This latest article from ABC’s Matt Negrin not only misinforms, but it’s misleading and misogynistic, until the piece turns to women pollsters for answers.

Generally, according to research by Democrats, unmarried women care more about economic matters like jobs than more complicated issues, such as the debt ceiling, the latter being a favorite talking point for Republicans.

Married women, on the other hand, have historically responded warmly to Republicans’ economic message favoring less government.

Linda DiVall, a GOP pollster, said the recent focus on women’s issues is “not helpful at all” for Romney.

Where to start?

The sections in bold above speak for themselves, as does the point of view of the writer.

ABC’s Negrin highlights economic matters and jobs as important to unmarried women, but those idiot broads couldn’t possibly understand “complicated issues” like the debt ceiling.

Well, excuse me, but having spent most of my adult life as an unmarried woman, the debt ceiling debate is easy to understand, because paying your bills is critical to any single woman.

And since when do married women lean Republican because of “favoring less government”?

ABC’s clear right-leaning bias in this piece is unhelpful at best and fallacious at worse.

“Less government” routinely refers to “fixing” entitlements, the Republican Party’s goal of goals, which even Pres. Obama has adopted in his “grand bargain.” It’s hard to know whose on women’s side on this one and that’s important, because entitlements impact women as we age a lot more than men, a subject that I covered relentlessly last summer when Pres. Obama was talking about entitlement “reform.”

When married women lean Republican it’s usually about national security and safety issues, not less government, minus the Tea Party 2010 midterms. “Less government” is clearly a Republican talking point, which even ABC’s Negrin has to admit, even as he adopts it as a premise.

It’s obvious, since women are going to be at the heart of winning in 2012, that diligence will be required to police the pure propaganda from news organizations. Matt Negrin and ABC, because they allowed this tripe to be posted, are now at the top of that watch list.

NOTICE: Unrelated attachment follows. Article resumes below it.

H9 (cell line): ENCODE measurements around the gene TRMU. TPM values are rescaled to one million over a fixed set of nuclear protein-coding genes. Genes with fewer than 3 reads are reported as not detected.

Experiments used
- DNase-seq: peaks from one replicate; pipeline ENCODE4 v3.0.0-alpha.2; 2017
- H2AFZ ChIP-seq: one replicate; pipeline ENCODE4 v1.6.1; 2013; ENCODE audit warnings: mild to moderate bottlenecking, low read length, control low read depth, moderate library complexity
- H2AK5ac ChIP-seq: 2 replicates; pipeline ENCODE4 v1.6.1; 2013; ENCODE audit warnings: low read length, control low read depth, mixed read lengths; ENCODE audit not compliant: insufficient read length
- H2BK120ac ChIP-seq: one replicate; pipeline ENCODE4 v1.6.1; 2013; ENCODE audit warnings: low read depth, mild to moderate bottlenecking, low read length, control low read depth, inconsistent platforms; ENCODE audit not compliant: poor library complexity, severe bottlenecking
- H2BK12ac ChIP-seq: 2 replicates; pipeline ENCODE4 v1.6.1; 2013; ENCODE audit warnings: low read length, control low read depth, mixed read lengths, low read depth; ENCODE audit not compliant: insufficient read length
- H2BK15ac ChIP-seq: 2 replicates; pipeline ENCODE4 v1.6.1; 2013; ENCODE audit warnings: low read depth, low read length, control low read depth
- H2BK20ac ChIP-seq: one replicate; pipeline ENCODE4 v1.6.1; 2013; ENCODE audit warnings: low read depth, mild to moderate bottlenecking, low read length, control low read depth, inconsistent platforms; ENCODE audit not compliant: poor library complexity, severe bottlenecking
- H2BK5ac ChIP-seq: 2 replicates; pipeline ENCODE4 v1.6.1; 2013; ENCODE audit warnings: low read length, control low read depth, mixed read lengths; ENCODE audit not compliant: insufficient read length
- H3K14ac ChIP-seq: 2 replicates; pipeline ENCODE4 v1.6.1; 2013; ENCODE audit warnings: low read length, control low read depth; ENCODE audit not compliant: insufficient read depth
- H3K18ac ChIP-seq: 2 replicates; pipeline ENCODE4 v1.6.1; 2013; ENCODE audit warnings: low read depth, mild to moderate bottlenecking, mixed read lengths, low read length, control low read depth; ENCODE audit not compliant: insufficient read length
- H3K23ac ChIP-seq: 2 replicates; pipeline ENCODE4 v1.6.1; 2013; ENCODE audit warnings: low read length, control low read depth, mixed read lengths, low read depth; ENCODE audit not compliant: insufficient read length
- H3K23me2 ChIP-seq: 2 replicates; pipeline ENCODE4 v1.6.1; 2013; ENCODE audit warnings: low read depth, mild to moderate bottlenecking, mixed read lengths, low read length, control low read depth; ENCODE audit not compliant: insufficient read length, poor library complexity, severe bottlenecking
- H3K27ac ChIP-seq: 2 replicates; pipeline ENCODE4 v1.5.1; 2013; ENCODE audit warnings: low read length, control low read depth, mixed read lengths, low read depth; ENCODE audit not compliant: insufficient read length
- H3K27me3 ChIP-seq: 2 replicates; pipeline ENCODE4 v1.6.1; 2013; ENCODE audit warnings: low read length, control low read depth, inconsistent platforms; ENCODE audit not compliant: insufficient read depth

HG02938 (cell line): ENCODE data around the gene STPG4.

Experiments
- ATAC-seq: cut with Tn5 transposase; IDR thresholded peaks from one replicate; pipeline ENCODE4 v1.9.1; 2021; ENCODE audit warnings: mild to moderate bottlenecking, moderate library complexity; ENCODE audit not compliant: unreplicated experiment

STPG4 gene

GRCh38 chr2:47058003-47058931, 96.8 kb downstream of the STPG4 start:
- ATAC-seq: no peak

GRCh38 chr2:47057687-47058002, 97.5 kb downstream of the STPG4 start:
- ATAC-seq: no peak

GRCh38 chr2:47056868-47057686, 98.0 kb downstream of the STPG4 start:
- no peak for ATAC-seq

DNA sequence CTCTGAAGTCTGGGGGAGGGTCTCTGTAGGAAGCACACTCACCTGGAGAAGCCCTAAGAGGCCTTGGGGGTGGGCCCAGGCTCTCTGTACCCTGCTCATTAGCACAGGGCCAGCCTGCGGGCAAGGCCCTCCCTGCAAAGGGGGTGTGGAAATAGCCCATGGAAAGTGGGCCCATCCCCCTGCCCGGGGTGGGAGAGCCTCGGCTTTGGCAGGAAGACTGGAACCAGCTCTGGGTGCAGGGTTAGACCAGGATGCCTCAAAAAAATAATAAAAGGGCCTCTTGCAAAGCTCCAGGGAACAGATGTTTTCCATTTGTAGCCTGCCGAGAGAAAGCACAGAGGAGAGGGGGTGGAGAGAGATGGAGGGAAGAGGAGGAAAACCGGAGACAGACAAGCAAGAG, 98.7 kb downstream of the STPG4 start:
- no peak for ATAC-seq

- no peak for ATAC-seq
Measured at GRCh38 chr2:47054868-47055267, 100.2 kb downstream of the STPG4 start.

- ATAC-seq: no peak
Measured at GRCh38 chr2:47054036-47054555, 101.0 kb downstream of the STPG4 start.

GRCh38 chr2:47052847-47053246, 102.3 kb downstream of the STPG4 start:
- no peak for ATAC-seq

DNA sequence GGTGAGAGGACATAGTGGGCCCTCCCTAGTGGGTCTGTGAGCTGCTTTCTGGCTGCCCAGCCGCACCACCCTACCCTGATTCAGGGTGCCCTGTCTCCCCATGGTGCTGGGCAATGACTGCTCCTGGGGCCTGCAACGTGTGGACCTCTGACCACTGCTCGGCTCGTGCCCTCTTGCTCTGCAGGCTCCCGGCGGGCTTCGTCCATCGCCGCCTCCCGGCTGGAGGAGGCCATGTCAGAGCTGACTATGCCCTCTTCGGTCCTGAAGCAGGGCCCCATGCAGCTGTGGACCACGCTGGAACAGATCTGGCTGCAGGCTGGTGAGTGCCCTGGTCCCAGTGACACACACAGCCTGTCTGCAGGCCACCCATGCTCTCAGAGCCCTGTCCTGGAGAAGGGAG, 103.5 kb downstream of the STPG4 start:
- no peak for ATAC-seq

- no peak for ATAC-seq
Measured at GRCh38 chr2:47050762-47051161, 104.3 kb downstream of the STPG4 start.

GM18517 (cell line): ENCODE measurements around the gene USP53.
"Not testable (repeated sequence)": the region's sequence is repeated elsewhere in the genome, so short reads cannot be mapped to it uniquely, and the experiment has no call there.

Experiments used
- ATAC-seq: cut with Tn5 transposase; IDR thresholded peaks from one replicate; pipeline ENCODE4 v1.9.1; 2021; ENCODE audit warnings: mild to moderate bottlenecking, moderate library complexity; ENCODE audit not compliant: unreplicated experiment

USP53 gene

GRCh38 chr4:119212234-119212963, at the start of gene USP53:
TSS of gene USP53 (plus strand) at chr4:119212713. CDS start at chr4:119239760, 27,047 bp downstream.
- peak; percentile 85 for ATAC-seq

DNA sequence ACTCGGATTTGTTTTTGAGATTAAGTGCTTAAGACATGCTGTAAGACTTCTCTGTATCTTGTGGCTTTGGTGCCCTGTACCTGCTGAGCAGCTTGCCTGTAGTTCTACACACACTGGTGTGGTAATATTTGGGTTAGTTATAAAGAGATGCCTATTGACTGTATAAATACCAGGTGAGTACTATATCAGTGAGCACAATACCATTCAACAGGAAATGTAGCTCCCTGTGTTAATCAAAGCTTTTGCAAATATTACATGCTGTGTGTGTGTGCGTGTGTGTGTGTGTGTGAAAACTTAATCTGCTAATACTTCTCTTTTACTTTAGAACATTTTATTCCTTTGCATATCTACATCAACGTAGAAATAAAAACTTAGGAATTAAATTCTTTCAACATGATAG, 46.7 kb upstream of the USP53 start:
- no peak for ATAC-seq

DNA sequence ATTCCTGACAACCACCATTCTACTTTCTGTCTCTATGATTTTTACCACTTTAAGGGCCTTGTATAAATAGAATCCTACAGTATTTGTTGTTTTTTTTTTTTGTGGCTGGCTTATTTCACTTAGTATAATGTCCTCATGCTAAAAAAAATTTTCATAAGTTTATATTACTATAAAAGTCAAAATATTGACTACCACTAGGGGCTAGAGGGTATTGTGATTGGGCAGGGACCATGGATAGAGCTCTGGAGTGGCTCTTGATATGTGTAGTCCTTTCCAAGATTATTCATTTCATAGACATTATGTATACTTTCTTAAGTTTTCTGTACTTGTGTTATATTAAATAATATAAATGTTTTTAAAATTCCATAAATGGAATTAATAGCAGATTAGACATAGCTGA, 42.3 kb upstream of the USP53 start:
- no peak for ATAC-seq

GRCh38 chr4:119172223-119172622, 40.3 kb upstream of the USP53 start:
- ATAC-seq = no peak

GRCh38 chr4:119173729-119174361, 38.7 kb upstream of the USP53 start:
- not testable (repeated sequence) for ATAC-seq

When ABC turns to the numbers, the Negrin’s piece becomes valid and should cause Obama reelect pause:

In February, 64 percent of unmarried women said they would vote for Obama over Mitt Romney, the presumptive Republican nominee, according to a Democracy Corps survey analyzed by Democratic pollsters. Only 31 percent picked the GOP candidate. The gap ““ 33 points ““ was 10 points bigger than in it was in January.

Now look at what married women say: 56 percent said they would vote for Romney, and only 37 percent for Obama, with virtually no change from January to February.

Obama’s contraceptive mandate could bring younger women out in the same numbers as young people in general came out in 2008. The enthusiasm among younger voters is way down from ’08, but unmarried women could change that.

IF they come out and vote, which they don’t always do.

Married women do vote and few care about the contraceptive mandate above economic issues.

The main problem is that Pres. Obama has never had an economic message. Every book written about his first term reports this fact in detail and it’s painful every time to read. It remains Pres. Obama’s biggest problem with women.

A quote from my book resonates today, given all the focus on women’s vote:

“Women are not only the CFO in the household, but they’re the chief purchasing officer.” – Lisa Caputo, former aide to Hillary Clinton

Pres. Obama has yet to craft an economic message that speaks to what Caputo is talking about, which revolved around The Shriver Report analysis as well. If he’s relying on unmarried women to come out in droves, driven in part by the Republican war on women, that’s a gamble.

Just ask Al Gore.